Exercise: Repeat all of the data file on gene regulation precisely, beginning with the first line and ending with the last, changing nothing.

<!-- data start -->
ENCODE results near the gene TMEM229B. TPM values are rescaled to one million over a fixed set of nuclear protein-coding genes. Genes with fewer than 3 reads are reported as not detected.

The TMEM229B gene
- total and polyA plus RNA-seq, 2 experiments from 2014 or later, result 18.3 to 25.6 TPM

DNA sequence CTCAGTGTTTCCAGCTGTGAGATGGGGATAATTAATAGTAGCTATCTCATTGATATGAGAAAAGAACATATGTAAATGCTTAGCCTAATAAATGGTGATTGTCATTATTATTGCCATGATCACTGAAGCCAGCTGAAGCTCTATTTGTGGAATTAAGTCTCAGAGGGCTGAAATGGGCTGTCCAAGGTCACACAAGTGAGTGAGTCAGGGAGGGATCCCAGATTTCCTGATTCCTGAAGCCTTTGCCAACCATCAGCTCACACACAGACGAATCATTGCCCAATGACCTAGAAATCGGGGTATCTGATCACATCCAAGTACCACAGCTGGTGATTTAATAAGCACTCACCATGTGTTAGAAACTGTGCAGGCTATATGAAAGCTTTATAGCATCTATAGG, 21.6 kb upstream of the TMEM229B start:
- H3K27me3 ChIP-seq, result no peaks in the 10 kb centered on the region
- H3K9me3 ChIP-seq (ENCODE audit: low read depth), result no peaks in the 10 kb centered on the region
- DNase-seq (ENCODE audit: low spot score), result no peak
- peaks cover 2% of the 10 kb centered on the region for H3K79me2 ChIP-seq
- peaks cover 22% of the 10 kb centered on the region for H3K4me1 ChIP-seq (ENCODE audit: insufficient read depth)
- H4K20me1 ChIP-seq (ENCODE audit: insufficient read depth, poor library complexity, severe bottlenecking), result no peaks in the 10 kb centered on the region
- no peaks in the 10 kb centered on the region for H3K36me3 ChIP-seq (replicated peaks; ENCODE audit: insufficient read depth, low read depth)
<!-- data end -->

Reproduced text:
ENCODE results near the gene TMEM229B. TPM values are rescaled to one million over a fixed set of nuclear protein-coding genes. Genes with fewer than 3 reads are reported as not detected.

The TMEM229B gene
- total and polyA plus RNA-seq, 2 experiments from 2014 or later, result 18.3 to 25.6 TPM

DNA sequence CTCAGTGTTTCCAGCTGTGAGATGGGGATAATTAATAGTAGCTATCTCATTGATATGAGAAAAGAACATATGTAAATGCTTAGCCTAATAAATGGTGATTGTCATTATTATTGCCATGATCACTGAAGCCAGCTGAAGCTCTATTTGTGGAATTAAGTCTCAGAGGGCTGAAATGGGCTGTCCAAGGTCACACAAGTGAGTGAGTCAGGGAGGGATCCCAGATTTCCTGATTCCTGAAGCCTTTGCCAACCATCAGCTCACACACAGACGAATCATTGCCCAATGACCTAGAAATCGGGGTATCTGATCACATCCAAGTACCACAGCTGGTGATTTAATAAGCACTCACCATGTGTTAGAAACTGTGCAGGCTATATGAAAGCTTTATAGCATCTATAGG, 21.6 kb upstream of the TMEM229B start:
- H3K27me3 ChIP-seq, result no peaks in the 10 kb centered on the region
- H3K9me3 ChIP-seq (ENCODE audit: low read depth), result no peaks in the 10 kb centered on the region
- DNase-seq (ENCODE audit: low spot score), result no peak
- peaks cover 2% of the 10 kb centered on the region for H3K79me2 ChIP-seq
- peaks cover 22% of the 10 kb centered on the region for H3K4me1 ChIP-seq (ENCODE audit: insufficient read depth)
- H4K20me1 ChIP-seq (ENCODE audit: insufficient read depth, poor library complexity, severe bottlenecking), result no peaks in the 10 kb centered on the region
- no peaks in the 10 kb centered on the region for H3K36me3 ChIP-seq (replicated peaks; ENCODE audit: insufficient read depth, low read depth)